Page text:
For the first time in 99 years a solar eclipse was seen coast to coast in America. Hundreds in San Angelo gathered to watch the sky as the 2017 great eclipse took center stage.
You could say that there was a bit of disguise on display on Monday afternoon. "It seemed like the sun is the moon," said Ambleside Elementary School student, Katriel Levine. "At first it looked like the moon was taking a bite out of the moon you know."
Outside of the fancy telescopes, and 3-D like glasses on hand for all to see the great eclipse, what was really interesting is certain places around Foster Field where you didn't need any of the above to see the eclipse.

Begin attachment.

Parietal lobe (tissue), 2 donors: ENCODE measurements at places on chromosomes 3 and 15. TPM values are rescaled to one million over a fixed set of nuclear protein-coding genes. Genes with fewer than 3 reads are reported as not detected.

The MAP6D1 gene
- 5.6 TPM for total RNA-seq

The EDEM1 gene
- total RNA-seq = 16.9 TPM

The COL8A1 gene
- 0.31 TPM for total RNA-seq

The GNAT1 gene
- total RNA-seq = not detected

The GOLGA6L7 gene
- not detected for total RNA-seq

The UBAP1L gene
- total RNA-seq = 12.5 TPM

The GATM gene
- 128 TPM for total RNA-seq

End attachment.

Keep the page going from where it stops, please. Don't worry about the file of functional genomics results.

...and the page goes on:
"If you just have one pin hole it will make one silhouette of the sun," said President of Angelo Astronomy, Andy Oliver. Just from tiny holes in leaves the eclipse could be seen. "Going through the tree you have a hundred pin holes, and so each one of them makes a reflection of the silhouette of the eclipse that's going on."
Outside of just a sight to see the 2017 solar eclipse did provide some insight. "There are actually things you can learn. The solar flares and the prominences at the point of totality," said Oliver.
All in all if you missed Monday's solar eclipse there's a good chance you won't miss the next one in 2024. "We are a hundred miles outside the path of totality like 98 percent, so it will be dark."